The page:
Gold Price and the Ongoing Covid-19 Crisis, April 22 Update – Part 2 of 2
April 22, 2020
Now that the economic fallout of Covid-19 is becoming a little clearer, we can discuss the possible effects on investing and on gold price in particular.
Each of the factors discussed below (and in Part 1) – gold’s performance during the last crisis, the further selloff of lower-quality assets, the potential for another sovereign debt crisis, and the potential for higher inflation when stimulus payments arrive – all argue in our view for a steady and continued rise in the price of gold.
Gold was already a top-performing investment
Prior to the crisis (and prior to the recent run-up in the price of gold) Price Waterhouse Coopers prepared a report for the world’s largest investors – the so-called “sovereign wealth funds” from countries like Singapore and Norway.
In that report, they pointed out that gold had already outperformed the top two major asset classes (shares and bonds) over the previous 10-year and 20-year time periods: https://www.pwc.com/gx/en/industries/sovereign-wealth-investment-funds/publications/alternative-assets-for-sovereign-wealth-funds.html
Gold tops the charts so far in 2020
So going into the Covid-19 scare, gold was already one of the world’s top-performing investment asset classes.
And so far this year gold has added even more to that winning form, outperforming everything from shares to bonds to commodities to Bitcoin. The chart above shows the year-to-date returns for 2020 (through 10 April). We believe there is a high likelihood for that outperformance to continue, for a number of reasons.
Covid-19 means governments must print the money people need
Most governments are putting through very large stimulus packages. In the U.S. the stimulus already exceeds USD $2 trillion.
But J.P.Morgan’s chief economist Michael Feroli noted, “In response to the Covid-19 crisis, the U. S. Federal Reserve Bank has effectively shifted from lender of last resort for banks, to a commercial banker of last resort for the broader economy.”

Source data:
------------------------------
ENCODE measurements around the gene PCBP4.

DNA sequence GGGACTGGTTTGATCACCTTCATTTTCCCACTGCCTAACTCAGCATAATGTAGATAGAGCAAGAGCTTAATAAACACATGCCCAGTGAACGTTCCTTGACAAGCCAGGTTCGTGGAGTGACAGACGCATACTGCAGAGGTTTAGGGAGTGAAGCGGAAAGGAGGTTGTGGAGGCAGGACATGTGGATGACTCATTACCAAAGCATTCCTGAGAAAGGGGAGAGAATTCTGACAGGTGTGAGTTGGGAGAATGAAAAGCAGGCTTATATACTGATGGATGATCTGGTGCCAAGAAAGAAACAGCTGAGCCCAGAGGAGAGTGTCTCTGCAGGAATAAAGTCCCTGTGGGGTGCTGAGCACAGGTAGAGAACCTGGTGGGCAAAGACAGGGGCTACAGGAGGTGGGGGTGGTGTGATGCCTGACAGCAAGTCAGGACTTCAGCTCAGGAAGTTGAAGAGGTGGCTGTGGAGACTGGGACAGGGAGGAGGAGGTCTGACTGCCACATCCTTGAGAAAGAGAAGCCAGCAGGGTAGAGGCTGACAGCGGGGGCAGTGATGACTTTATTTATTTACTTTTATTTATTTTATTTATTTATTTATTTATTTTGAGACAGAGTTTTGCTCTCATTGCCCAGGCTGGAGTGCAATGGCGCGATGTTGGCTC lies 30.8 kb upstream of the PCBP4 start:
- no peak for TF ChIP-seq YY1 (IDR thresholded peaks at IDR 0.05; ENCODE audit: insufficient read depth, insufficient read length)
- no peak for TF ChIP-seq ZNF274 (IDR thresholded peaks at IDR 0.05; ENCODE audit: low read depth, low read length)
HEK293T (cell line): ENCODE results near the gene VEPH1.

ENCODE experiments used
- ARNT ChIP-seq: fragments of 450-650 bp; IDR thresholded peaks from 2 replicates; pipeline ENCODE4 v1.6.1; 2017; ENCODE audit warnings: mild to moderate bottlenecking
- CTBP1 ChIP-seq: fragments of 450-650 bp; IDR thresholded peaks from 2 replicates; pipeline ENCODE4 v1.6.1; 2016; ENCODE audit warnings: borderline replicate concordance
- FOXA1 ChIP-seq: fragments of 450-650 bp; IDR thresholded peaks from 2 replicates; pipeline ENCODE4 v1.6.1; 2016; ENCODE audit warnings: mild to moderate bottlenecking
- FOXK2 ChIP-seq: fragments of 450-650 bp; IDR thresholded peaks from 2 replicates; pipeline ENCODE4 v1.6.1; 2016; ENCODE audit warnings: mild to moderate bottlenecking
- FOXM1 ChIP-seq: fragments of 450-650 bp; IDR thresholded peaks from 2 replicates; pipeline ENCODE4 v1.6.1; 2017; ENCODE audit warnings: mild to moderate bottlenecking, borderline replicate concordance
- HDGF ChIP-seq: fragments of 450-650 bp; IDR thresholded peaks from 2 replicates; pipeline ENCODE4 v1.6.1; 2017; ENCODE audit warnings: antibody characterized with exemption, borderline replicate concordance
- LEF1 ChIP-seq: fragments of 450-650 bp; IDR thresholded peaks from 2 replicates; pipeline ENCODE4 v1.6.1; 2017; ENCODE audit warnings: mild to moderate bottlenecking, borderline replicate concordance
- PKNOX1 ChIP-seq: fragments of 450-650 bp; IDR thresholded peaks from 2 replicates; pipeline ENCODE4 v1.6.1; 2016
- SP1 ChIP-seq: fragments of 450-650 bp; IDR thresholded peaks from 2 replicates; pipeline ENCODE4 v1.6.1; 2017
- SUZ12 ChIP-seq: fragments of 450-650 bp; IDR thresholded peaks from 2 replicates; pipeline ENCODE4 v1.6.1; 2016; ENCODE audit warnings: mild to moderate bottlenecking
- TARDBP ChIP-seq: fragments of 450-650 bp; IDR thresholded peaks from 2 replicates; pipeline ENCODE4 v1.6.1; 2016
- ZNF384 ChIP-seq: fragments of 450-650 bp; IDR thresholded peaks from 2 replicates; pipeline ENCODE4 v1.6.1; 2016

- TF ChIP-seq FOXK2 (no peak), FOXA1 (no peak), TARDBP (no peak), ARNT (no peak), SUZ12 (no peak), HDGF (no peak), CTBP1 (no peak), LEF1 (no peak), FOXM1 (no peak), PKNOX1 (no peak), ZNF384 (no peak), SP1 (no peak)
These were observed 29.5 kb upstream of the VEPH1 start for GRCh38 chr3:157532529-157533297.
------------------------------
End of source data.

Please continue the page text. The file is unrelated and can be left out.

This change means there is a heightened risk of a “sovereign debt crisis”, where the government itself cannot pay its bills and has to default.
It’s worth recalling that sovereign debt crises only resolve in one of two ways: either government bond investors take big losses (or get wiped out altogether) or inflation or hyper-inflation debases the currency (makes it less valuable) to the point where the size of the remaining debt is manageable.
And the lesson of the last major country sovereign debt crisis is worth noting: the world’s six biggest economies’ currencies lost between 75-95% of their value against gold over the course of less than a decade.
And what happens when the stimulus payments start arriving?
If we look ahead a few weeks or months to a time when the financial market selloffs have abated somewhat and stimulus payments begin arriving, Deutsche Bank recently made an interesting argument. They believe that this will be inflationary, and possibly even hyper-inflationary:
“This is because policymakers appear to be attempting to shift demand back to where it was a couple of months ago, at the same time as holding supply fixed. To put it another way, if the government tries to keep spending at levels before lockdowns began, while at the same time keeping lockdowns in place, there will be simply more money chasing after significantly fewer goods and services. The result of this will be inflation, and a lot of it.”
A return of inflation would be a large positive for the price of gold.
Gold price target: USD $3000?
Today Bank of America wrote in a research note to their clients, “As the ultimate store of value, gold is a reflection of market movements across all major financial and physical assets… and the gold market has further room to run, in our view.”
The Bank of America research note continues: “Now, with the Fed committing to do whatever it takes to prevent widespread bankruptcies across the US, Congress injecting a USD $2 trillion fiscal stimulus plan, and economic growth on standstill until there is a cure or a vaccine, inflation could rise even if GDP does not. This backdrop should prove very positive for gold”.
“We have been long-term gold bulls, maintaining our constructive forecast even through the recent volatility. Hence, we are marking-to-market expectations, while at the same time anticipating further upside. Thus, we increase our 18-month gold target price from USD $2,000 to USD $3,000/oz.”
At today’s exchange rate that would mean a gold price of AUD $4,761 per ounce, up from today’s price of approximately AUD $2,700 per ounce.
So we reiterate our opinion from our 2020 Gold Outlook: Accumulate. SendGold makes it easy.
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